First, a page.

Being that it is the first week of March, around the southern BC coast it means that one of the major annual events in the near shore marine ecosystem is taking place – the mass gathering of herring for the purpose of spawning. Not only is this important for the herring themselves but for many other creatures large and small that depend on herring at some stage of these fishes lives, from eggs to adults. And included in this are fishermen of various kinds, who either target the herring directly or who pursue other fish like chinook and coho salmon, lingcod and halibut that depend to some if not a large degree on herring. All in all there’s a lot riding on the success of the annual herring spawn.
Herring are a schooling fish present on the northwest North American coast from southern California right around to western Alaska and are what are known as broadcast spawners. Rather than one-on-one pairings, as with salmon for example, schools of herring gather along a suitable shoreline and when the circumstances are just right males and females simultaneously release both milt and eggs in an act of mass fertilization, with the milt turning the water a milky blue colour. In common with so many other fish species the act of reproduction is triggered by temperature so in the southern part of their range spawning is long finished and at the top end may be a couple of months away yet – I once saw seine boats working a roe herring fishery by Alcatraz in San Francisco Bay in late January.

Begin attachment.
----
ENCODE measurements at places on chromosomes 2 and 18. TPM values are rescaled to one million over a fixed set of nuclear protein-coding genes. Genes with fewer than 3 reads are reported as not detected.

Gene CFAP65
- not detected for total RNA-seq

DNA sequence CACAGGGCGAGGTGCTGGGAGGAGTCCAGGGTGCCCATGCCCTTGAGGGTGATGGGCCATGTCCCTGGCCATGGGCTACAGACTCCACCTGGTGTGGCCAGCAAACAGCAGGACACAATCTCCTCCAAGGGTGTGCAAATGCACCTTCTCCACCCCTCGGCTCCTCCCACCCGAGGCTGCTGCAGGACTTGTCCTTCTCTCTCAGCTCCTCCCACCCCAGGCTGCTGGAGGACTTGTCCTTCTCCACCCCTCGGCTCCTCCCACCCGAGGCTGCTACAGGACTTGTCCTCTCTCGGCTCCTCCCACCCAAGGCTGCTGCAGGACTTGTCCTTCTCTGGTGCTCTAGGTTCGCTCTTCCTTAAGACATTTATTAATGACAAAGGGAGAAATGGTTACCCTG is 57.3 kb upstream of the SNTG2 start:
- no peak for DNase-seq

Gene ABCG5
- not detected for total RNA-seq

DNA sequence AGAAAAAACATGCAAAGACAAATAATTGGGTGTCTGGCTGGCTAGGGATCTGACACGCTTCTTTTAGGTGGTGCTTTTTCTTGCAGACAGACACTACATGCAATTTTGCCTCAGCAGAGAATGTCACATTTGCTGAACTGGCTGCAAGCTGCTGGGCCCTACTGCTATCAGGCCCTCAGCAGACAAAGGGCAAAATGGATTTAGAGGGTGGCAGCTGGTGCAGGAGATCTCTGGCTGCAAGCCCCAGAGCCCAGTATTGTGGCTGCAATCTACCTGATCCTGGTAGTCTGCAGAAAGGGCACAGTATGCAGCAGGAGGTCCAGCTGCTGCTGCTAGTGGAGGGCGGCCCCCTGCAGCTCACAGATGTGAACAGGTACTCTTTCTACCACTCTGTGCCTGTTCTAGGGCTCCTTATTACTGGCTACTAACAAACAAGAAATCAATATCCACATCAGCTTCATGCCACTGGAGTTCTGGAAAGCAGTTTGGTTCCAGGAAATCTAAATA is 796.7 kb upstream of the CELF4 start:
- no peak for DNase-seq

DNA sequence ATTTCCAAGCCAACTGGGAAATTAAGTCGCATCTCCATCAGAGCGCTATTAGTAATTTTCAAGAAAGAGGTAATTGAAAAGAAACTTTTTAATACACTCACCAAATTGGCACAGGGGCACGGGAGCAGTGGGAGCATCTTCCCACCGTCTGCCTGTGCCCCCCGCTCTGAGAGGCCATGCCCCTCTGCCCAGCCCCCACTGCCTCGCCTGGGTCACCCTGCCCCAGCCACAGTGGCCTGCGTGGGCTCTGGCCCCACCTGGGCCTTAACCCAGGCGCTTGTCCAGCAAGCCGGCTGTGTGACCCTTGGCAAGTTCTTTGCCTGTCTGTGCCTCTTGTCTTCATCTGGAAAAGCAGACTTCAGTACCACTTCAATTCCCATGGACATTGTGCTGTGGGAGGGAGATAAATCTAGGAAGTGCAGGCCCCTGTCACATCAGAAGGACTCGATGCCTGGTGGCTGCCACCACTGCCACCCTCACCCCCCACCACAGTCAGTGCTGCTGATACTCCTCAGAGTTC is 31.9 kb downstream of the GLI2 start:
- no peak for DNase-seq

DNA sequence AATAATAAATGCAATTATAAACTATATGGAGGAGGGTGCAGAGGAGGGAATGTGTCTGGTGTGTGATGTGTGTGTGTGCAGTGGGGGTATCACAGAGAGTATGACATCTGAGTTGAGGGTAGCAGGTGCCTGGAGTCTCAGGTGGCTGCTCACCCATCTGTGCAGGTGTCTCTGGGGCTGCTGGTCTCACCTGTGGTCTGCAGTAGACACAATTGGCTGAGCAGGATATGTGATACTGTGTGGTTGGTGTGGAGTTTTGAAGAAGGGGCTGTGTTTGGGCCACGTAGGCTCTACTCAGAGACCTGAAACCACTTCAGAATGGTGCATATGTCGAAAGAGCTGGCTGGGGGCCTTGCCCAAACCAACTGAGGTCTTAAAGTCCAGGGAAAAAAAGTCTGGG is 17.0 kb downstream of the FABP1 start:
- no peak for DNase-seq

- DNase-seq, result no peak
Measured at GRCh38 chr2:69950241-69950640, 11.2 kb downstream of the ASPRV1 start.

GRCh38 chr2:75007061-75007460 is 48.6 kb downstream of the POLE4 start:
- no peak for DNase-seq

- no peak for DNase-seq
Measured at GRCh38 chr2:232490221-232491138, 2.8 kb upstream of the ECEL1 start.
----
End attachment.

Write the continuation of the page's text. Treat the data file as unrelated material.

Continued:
In British Columbia DFO assesses and manages herring in 5 main populations – Haida G’waii, Prince Rupert/northern mainland, Central Coast, west coast of Vancouver Island (WCVI) and the Strait of Georgia. There are a couple of other more “minor” populations, and all are considered part of one meta-stock, but the five named are what the management of herring is structured around. Perhaps in consideration of all that afflicts the Strait of Georgia – human population, waste disposal, industry, shoreline alteration, boat traffic etc. etc. – it may be surprising to know that the SoG herring stock is easily, and perhaps more importantly, consistently the largest of the five. In fact the current estimate of the SoG herring stock abundance is that it is twice as large as the other four stocks combined. So much for the idea that remoteness somehow equates with more fish!